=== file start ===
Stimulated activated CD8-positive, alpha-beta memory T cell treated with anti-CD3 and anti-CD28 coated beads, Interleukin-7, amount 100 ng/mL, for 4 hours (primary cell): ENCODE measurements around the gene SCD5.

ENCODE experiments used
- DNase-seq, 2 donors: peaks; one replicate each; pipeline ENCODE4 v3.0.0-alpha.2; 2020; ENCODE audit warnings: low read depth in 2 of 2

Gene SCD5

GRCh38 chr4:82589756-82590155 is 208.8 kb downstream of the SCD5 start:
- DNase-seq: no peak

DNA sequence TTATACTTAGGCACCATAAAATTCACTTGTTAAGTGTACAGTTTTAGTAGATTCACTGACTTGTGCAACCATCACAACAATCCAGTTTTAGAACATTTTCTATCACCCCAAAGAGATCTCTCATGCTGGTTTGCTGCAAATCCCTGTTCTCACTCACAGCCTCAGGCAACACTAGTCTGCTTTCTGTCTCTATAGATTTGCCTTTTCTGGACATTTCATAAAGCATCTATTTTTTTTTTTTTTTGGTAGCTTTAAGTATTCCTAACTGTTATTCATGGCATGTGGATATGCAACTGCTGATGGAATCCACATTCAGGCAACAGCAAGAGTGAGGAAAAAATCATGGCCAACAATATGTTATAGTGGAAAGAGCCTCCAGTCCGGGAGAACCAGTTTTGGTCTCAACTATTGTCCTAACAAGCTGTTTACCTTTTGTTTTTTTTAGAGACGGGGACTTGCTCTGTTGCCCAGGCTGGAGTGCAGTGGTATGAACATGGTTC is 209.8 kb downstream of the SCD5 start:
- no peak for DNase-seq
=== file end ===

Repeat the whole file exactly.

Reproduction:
Stimulated activated CD8-positive, alpha-beta memory T cell treated with anti-CD3 and anti-CD28 coated beads, Interleukin-7, amount 100 ng/mL, for 4 hours (primary cell): ENCODE measurements around the gene SCD5.

ENCODE experiments used
- DNase-seq, 2 donors: peaks; one replicate each; pipeline ENCODE4 v3.0.0-alpha.2; 2020; ENCODE audit warnings: low read depth in 2 of 2

Gene SCD5

GRCh38 chr4:82589756-82590155 is 208.8 kb downstream of the SCD5 start:
- DNase-seq: no peak

DNA sequence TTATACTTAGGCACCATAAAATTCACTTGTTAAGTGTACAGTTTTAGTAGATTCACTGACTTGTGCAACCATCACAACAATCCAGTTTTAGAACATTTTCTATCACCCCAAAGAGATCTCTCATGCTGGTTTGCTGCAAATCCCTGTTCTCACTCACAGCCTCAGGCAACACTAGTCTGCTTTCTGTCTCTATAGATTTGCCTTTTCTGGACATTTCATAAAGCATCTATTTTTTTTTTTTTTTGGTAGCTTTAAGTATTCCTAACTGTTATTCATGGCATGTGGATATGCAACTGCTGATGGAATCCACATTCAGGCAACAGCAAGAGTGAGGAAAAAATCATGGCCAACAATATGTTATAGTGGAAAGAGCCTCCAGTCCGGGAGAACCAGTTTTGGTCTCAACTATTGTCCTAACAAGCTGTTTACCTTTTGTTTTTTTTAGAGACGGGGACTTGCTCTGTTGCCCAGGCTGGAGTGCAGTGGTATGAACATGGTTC is 209.8 kb downstream of the SCD5 start:
- no peak for DNase-seq